As adults we don’t seem to celebrate birthdays with the same festivity as when we were children, but I think all birthdays are incredibly special. Having lost many friends at a young age, I know that each birthday is a great time to reevaluate, reground, regroup, and to be filled with gratitude. Each lesson leading into another great discovery and memories fill the spaces in our days and lives with those we love and experiences to treasure.
Last year was my year of bravery. I shaved off all of my hair for my birthday. It was freeing and light and was like the world’s burdens had been lifted off of my shoulders. Now of course I am trying to grow out with some semblance of normalcy!
My birthday is Sunday. This year is my year of adventure and learning. My farm is ready to really increase food production with experiments, new gardens, and my greenhouse. I am registered for school in the fall. But before everything gets really amped up, we are going on a ten day trip through New Mexico and Arizona.
We will be staying with our dear, dear friends, Monte and Erik, whom we haven’t seen since they moved away over three years ago. My friend from high school (26 years since I have seen her) is down there, as is one of Doug’s (30 years), and my wonderful Great-Aunt Lila. I have never been to Arizona and I am excited to see the land and the people. There are restaurants, parks, and museums to discover! Sun to soak up! Glasses of wine to clink with dear ones. The overnights to and from Arizona in New Mexico I look forward to and always savor. Chimayo is calling me. So, for the next ten days I will be reporting to you from the fabulous Southwest with inspirations, ideas, and life.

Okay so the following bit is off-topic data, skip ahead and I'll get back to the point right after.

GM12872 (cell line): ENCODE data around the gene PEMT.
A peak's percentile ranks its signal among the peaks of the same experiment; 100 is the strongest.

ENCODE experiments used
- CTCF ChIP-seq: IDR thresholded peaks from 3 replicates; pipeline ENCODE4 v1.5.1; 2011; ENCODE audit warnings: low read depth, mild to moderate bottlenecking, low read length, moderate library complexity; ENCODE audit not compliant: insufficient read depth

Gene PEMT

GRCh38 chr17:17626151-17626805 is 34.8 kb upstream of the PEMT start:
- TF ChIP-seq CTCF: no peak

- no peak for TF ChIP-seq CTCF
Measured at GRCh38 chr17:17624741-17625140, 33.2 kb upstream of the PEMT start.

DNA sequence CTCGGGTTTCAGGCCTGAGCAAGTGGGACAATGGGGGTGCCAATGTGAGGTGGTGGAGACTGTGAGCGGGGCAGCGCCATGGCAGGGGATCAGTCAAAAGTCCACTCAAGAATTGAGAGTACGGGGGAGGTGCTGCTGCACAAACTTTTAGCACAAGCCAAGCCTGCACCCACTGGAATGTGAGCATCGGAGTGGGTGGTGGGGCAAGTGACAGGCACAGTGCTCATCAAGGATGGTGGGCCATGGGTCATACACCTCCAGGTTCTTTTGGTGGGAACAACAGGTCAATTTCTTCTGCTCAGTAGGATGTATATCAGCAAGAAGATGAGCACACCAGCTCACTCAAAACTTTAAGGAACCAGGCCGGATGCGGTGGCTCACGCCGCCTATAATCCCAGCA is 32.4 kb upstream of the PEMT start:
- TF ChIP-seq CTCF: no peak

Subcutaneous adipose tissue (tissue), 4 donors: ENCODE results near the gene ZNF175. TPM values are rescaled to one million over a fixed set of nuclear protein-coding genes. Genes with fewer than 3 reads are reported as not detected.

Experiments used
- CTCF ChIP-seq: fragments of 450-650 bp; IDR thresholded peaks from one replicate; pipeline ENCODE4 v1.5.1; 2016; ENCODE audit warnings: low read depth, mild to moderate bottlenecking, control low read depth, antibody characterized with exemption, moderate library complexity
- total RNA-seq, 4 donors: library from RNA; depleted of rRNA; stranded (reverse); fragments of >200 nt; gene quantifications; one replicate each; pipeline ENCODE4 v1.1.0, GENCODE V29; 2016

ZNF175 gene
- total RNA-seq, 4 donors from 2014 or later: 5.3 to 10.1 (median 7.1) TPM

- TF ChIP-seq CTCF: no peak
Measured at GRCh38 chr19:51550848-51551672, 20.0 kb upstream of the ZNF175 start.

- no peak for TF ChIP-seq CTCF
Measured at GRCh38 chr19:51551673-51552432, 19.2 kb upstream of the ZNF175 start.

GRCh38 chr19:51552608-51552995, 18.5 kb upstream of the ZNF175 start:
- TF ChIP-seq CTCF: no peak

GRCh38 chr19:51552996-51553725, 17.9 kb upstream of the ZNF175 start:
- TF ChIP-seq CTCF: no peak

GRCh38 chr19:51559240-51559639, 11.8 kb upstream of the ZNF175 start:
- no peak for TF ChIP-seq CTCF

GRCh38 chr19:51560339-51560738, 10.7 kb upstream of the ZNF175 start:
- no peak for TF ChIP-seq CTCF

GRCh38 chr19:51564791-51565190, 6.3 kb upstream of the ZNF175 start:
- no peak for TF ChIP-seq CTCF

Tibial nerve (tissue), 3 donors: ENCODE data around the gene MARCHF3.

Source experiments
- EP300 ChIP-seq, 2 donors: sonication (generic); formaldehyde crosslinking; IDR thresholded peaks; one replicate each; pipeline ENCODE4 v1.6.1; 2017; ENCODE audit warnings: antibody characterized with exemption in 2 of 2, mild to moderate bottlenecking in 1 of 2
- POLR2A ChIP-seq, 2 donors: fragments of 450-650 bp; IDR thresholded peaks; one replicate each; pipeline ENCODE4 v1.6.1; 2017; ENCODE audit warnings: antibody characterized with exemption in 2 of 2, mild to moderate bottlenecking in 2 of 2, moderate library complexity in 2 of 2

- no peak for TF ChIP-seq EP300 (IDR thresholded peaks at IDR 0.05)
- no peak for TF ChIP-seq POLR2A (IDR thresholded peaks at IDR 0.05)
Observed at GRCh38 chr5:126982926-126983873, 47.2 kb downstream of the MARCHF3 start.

Our city has a bad reputation. It has for as long as I remember growing up in Denver. It was ranked one of the most dangerous cities to live in. Some of the locals scratch their heads and wonder where they get their numbers from. Some want to move to greener pastures…like California. Because of the astonishing statistics here in Pueblo, we got a house for the price of a cardboard box in Denver. There is an exciting revitalization going on here. And as in most cases of any city, the crime seems to be concentrated in one area. So, you don’t buy on the east side. Unless you want a really cute old house for thirty thousand dollars. Then go for it. Because this is the city to be if you want to live in Colorado.
One of my downfalls is that I am a homebody vagabond. I want a home to create and decorate and garden and be cozy in but I am always looking for the next home. The next city. The next farm. This drives my husband crazy. But there are not two people on this earth more grateful for their own home than me and Doug. So for the first time I am settling in.
This town has everything Doug and I wanted. And we wanted the impossible. Can we be walking distance to Chinese food and the grocery store, a bike ride from the library and the coffee shop, live near a lake, have a view, be close to the mountains, live in a warmer climate, have an urban farm, be within practical driving distance from the kids and our work, live in a beautiful place, be near theater and fine dining but also be near farms and a quick jaunt to vacation spots? Can we have it for next to nothing?
$89,000 later and I need a bicycle because all of those things came to be in this small/big town of ours. We tried to get our kids down here but the statistics still scare most folks off. We haven’t heard of or seen anything that wouldn’t be happening in any other city. We have found friendly folks, beautiful sunrises over lakes and hiking trails, flocks of geese, fine dining on the river, and home. We have been here a year now. What a lovely place to call home.
A road trip is always a fun adventure and we were happy to be headed out on one!
The scenery was beautiful as we drove two hours from Aurora to Wyoming. The beautiful red dirt, ornate rock formations, and green grassy hills set against the mountains were heavenly.